By Sumitra on November 20th, 2013 Category: Pics
The Pacific Barreleye fish gets its name from large eyes that are literally shaped like barrels, topped with beautiful green lenses. Also known as the Macropinna microstoma, its head is completely transparent, filled with fluid. This unique creature lives at depths of around 2000 to 2,600 ft. The Pacific Barreleye’s see-through head may seem weird, but it has a very clear purpose – to help it see better in the dark waters that it inhabits.
The Barreleye’s eyes have been found to be incredibly sensitive, snapping up any stream of light available. Unlike most other fish, both the eyes are in the front of the head and point in the same direction, which gives it amazing binocular vision. So the Barreleye is able to spot faint objects that other fish cannot, making it a feared predator. It’s extremely fascinating, how it searches for prey. It starts off by staying still, eyes pointed upward in search of prey. Sometimes the eyes are rotated to face forwards, or the eyes are still and the body is rotated so that the mouth is pointing in the same direction as the eyes. When tiny silhouettes of prey are spotted, the Barreleye moves in exactly the same direction to catch them. Its flat, horizontal fins help it to swim very precisely. This method is so efficient that it is sometimes able to even snatch food away from the stinging tentacles of other deep sea creatures. Its mouth is really tiny so that’s of great help as well, and the transparent shield makes it immune to stings.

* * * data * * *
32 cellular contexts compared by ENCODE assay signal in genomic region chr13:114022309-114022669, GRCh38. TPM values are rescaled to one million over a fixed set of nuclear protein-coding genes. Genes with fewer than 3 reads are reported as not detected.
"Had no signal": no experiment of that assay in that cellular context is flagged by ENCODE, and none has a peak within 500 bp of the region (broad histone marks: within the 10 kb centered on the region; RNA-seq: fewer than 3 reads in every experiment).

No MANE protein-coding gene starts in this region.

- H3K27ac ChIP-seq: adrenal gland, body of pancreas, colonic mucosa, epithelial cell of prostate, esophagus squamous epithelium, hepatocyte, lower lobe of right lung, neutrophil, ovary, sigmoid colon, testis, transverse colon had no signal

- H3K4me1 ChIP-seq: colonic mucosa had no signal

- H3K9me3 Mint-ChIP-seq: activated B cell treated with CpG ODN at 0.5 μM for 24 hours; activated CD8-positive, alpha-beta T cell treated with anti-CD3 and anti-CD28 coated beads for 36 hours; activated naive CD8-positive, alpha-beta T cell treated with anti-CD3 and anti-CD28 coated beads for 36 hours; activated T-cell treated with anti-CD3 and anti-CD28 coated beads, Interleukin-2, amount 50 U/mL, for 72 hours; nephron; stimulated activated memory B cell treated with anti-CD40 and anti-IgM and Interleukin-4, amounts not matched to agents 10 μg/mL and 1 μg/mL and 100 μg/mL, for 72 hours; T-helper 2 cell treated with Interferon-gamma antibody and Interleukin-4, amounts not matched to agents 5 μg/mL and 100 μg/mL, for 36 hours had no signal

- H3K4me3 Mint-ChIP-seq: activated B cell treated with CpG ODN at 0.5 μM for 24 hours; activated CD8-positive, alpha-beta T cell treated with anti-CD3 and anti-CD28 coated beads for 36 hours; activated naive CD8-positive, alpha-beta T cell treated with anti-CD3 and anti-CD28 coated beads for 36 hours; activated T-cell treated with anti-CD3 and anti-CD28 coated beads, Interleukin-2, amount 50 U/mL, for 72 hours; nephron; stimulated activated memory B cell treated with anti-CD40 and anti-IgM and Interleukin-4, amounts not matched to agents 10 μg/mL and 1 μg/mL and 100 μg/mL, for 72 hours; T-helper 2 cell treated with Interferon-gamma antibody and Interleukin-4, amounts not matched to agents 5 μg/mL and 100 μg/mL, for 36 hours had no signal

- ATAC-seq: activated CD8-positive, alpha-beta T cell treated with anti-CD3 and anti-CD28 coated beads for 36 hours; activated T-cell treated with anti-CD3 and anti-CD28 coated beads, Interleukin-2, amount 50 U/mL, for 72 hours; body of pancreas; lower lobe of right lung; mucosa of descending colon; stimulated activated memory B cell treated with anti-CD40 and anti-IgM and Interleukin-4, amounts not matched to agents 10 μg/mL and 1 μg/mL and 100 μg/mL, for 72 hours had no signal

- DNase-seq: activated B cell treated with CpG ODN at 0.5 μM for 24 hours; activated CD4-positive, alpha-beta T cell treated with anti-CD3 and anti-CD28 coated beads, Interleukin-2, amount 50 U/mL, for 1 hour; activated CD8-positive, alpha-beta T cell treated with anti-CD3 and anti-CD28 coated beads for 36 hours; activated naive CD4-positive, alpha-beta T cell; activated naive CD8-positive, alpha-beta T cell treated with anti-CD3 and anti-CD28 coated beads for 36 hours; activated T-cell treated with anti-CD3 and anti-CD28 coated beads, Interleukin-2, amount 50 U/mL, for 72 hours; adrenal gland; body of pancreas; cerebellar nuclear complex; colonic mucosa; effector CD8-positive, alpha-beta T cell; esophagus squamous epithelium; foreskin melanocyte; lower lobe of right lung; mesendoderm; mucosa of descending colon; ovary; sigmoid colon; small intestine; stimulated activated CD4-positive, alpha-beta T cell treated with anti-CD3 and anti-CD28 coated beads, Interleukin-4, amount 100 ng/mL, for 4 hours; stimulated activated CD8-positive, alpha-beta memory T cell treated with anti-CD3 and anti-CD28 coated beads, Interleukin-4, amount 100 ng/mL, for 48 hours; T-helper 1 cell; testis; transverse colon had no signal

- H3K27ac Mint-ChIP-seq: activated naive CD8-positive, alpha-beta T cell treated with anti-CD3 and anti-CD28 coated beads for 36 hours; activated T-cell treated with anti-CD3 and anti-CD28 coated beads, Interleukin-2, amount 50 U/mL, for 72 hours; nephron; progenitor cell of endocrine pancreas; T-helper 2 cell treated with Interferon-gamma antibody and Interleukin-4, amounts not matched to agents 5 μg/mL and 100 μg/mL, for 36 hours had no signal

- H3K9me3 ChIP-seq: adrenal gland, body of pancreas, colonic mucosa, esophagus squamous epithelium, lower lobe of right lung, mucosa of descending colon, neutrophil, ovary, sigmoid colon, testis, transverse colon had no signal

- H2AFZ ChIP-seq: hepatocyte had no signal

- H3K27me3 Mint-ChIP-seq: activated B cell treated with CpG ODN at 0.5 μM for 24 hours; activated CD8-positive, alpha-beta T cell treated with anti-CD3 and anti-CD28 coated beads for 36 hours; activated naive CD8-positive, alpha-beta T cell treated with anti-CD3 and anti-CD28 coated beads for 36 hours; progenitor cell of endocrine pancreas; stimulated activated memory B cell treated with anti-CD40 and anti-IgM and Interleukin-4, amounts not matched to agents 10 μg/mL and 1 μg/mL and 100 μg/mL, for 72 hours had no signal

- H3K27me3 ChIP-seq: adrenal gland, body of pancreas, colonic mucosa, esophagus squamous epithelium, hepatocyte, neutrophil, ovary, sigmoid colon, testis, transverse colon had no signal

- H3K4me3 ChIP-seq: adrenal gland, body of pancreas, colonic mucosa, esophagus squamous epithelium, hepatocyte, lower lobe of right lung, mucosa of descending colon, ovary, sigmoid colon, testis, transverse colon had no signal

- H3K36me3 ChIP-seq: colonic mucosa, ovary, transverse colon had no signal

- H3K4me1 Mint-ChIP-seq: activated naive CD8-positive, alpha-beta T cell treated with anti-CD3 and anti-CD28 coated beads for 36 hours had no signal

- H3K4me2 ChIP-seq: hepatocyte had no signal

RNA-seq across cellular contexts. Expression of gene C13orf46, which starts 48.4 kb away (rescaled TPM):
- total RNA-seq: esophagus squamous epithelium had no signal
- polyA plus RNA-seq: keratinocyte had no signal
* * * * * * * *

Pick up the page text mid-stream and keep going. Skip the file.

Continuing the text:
The Pacific Barreleye was discovered in 1939, but it hasn’t been spotted alive since 2004 off California’s central coast by the Monterey Bay Aquarium Research Institute (MABRI). Its biological system apparently has flaws; it is said to be rather sensitive to pressure. When fished up, it’s head would shatter somewhere along the way and only mangled specimens would come up in the nets. MABRI was successful in finding the only such fish with its soft dome intact, measuring about 6 inches in length.
Photos & video: National Geographic